My cousin is hung over
in her dark room
when her little girl wakes,
arms and legs stretched wide,
a pink starfish in her Dora quilt.
Her feet thump against the wall
and she sing-songs, “Mama!”
three times before I climb the stairs,
whisper good morning, and lift.
Legs wrap tight around my middle,
arm behind my neck;
she wipes a mess of dirty blonde
from her eyes, asking,
In the kitchen, she sits, and I fix
her hair up with a purple clip,
place gluten-free bread in a sheath
toast it, slather it with—“Strawberry jam?”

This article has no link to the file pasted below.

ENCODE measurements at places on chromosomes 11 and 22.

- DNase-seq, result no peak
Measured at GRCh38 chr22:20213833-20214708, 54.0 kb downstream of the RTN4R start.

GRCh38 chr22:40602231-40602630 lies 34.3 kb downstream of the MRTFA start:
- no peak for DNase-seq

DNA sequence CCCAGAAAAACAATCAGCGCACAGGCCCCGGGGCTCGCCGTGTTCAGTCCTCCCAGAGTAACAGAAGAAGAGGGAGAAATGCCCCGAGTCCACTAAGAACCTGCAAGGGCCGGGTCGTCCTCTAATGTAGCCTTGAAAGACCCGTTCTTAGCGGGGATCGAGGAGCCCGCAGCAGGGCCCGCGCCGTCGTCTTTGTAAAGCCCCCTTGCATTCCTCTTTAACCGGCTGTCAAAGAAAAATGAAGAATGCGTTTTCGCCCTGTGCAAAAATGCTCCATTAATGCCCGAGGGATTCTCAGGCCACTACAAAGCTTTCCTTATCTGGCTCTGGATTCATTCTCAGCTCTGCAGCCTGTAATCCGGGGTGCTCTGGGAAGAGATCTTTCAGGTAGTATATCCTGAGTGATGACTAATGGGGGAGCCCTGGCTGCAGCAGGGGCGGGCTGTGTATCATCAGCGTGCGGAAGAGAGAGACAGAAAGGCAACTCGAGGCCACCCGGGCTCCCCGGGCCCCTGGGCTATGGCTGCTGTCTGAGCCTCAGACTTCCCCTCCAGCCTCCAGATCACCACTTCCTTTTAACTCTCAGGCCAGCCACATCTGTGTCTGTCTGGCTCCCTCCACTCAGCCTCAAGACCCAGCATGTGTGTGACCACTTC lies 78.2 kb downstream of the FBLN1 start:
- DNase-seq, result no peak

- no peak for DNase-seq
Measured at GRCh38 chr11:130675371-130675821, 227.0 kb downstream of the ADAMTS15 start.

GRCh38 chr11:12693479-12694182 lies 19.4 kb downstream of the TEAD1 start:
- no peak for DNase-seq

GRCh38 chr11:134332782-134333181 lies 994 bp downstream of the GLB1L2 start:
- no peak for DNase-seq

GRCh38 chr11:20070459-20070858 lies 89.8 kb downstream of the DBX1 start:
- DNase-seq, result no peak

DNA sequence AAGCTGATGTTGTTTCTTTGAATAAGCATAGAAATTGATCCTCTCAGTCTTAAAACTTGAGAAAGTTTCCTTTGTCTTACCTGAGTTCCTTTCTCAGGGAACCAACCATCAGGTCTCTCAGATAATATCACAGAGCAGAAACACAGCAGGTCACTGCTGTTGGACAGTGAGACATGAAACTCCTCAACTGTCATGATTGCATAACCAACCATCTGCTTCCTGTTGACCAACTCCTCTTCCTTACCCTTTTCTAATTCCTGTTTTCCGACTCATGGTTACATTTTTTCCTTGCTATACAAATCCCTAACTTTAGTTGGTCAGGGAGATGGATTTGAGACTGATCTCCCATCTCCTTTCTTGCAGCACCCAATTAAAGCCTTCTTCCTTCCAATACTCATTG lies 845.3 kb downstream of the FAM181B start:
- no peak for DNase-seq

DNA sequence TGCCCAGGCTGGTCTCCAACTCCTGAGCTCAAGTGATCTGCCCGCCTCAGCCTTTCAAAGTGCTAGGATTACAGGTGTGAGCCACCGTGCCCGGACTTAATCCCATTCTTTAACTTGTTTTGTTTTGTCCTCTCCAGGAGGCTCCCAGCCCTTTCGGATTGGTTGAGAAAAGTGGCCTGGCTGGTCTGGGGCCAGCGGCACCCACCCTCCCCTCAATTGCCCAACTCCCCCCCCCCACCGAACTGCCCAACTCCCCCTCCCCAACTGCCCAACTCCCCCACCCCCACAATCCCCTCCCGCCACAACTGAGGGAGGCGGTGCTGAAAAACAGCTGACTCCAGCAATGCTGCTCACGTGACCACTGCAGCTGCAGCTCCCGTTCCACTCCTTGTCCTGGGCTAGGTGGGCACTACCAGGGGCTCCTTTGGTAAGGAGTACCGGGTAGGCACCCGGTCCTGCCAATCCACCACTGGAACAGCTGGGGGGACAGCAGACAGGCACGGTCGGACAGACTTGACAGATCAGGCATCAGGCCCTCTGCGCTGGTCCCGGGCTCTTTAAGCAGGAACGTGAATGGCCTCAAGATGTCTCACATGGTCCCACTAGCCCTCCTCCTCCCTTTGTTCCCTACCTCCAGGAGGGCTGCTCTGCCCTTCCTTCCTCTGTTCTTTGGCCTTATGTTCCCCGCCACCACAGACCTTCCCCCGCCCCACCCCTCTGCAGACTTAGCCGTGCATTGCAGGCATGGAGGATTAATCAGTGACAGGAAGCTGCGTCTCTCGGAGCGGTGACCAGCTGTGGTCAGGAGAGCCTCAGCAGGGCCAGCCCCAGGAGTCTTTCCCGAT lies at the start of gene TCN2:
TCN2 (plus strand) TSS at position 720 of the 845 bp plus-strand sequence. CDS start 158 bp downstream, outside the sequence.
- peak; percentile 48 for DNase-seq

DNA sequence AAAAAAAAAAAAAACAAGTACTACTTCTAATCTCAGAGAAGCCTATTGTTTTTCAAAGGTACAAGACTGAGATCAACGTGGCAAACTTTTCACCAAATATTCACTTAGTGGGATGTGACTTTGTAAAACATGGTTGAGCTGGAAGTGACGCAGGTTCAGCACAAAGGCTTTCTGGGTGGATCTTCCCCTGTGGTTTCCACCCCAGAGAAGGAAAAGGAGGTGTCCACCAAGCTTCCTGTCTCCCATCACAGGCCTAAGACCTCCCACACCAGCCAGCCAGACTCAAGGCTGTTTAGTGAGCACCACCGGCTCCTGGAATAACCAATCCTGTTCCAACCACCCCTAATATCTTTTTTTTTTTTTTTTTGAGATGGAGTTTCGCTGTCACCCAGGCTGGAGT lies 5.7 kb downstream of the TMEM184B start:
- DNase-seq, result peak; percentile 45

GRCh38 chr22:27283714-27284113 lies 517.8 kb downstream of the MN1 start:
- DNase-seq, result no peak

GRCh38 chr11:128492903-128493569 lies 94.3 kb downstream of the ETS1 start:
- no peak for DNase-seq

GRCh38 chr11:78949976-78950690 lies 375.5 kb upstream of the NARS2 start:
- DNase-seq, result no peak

“Peanut butter, please”—
find her sippy cup, give her juice.
I know the motions.
The dishes washed,
I lay on the couch, television on.
She lies across me, quiet,
eyes filled with Peppa Pig, Abney and Teal,
hand curled against my shoulder.
My hand, flat, covers her back,
rises with her soft breaths.
who never wanted children, I think
I could do this.